There is a need in the semiconductor industry for a reliable method of marking integrated circuit die (“chips”) to facilitate tracking of these devices after they are manufactured and sent to customers worldwide. For example, in instances where a customer detects an imperfection in a particular chip, or desires more chips that behave like a particular chip, the ability to ascertain the provenance of the chip and the conditions under which it was fabricated can constitute a competitive advantage for an integrated circuit manufacturer. Whereas, in the past, the marking of the chips on a particular wafer has been possible, it has been possible to only mark chips with a gross level of identification, since all of the chips on a wafer in a given lot of wafers of a particular type of integrated circuit are made with the same set of reticles or masks. Since, for a given level in the fabrication of the chip, that same reticle is stepped across the entire wafer, it has not been possible to give each individual chip its own identifying mark during the wafer fabrication process, where it is most cost efficient to do so. Thus, a problem with a particular chip can only also be traced back as far as the level of identification on the chip allows.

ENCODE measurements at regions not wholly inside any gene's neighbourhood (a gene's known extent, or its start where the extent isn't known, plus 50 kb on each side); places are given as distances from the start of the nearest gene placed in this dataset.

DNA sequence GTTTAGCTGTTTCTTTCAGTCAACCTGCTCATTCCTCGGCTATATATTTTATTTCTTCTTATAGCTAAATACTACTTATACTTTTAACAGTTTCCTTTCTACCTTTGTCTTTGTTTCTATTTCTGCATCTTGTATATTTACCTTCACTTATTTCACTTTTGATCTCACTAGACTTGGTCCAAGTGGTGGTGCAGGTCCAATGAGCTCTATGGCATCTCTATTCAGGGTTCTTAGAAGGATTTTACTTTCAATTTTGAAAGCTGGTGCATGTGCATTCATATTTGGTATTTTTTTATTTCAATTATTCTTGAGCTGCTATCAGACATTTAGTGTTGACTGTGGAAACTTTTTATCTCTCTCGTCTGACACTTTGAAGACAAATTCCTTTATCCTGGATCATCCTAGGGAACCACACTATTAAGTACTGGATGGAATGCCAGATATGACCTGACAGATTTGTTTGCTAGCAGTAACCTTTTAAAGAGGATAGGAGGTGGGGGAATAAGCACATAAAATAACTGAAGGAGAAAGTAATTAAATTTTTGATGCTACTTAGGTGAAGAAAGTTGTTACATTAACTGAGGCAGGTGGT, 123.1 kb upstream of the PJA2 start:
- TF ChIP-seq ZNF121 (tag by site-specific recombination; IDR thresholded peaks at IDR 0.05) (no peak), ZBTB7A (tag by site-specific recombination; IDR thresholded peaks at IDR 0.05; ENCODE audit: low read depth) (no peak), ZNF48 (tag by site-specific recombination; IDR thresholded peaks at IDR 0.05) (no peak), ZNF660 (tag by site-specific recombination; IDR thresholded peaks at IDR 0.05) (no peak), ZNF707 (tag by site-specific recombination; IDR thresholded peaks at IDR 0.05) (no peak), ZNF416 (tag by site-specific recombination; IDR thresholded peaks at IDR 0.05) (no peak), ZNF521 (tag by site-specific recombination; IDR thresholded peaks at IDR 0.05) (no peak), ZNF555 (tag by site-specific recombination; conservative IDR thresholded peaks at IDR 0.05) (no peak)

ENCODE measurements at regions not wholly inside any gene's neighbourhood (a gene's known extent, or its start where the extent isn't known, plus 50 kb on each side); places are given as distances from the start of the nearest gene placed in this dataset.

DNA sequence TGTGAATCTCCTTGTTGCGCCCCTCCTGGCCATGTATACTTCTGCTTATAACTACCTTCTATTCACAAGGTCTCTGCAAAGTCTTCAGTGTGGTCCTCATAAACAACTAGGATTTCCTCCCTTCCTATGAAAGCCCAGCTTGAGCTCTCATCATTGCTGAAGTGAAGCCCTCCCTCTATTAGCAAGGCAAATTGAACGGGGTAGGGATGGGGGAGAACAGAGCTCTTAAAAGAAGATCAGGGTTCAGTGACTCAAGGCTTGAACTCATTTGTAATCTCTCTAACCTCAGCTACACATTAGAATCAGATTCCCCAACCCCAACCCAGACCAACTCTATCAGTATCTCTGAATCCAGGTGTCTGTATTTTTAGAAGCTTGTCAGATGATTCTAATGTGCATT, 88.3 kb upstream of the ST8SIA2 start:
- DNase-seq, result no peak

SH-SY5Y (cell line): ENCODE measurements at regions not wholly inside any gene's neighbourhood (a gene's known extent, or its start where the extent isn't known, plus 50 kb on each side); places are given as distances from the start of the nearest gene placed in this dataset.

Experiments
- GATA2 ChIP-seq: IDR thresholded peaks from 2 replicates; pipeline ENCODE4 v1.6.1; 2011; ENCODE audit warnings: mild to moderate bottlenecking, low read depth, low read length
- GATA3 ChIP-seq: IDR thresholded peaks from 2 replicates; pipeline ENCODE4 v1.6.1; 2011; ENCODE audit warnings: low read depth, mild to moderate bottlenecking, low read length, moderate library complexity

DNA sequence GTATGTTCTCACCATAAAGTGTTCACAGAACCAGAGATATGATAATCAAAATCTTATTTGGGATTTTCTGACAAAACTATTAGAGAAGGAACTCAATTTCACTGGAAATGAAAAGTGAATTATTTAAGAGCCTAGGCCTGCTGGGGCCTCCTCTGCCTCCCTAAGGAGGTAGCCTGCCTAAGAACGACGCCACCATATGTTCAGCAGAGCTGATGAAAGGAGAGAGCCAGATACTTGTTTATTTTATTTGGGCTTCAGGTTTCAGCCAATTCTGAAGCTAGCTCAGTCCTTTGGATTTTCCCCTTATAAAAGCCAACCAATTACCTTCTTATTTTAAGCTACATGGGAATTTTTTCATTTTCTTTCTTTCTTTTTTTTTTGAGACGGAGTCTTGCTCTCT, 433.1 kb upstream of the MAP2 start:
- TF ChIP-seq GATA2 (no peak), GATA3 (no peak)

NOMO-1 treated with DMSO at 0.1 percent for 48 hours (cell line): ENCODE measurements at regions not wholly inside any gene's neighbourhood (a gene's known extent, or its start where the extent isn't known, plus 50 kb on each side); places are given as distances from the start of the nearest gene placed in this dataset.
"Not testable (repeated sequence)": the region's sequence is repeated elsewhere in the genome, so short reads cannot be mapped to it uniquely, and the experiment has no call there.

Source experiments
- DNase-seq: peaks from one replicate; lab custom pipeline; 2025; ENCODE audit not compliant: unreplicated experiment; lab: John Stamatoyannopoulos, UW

In addition, the continuing demand for smaller chips has put space at a premium and has complicated the task of marking. Typically, all of the wafers in a lot bear the same mark, indicating the device design type, year and month of manufacture, and perhaps the location of manufacture. The identifying mark is also typically large enough to be visually identified with a microscope, for example. As the demand for smaller chips is increasing, the space available for placing such information on each chip has diminished accordingly. For example, for a 1.5 mm×1.5 mm device package, it is not unusual to have space sufficient on the chip for only about five identifying characters, three for the device type and two for the year and month of manufacture, for example. A defect in such a device can only be traced to the year and month in which the chip was made. In many cases, a manufacturer may have fabrication facilities all over the world and many thousands of wafers produced by each of those facilities a month, so much more detailed marking of such small chips is needed. It is clear that there is a need in the industry for better ways of marking integrated circuit die.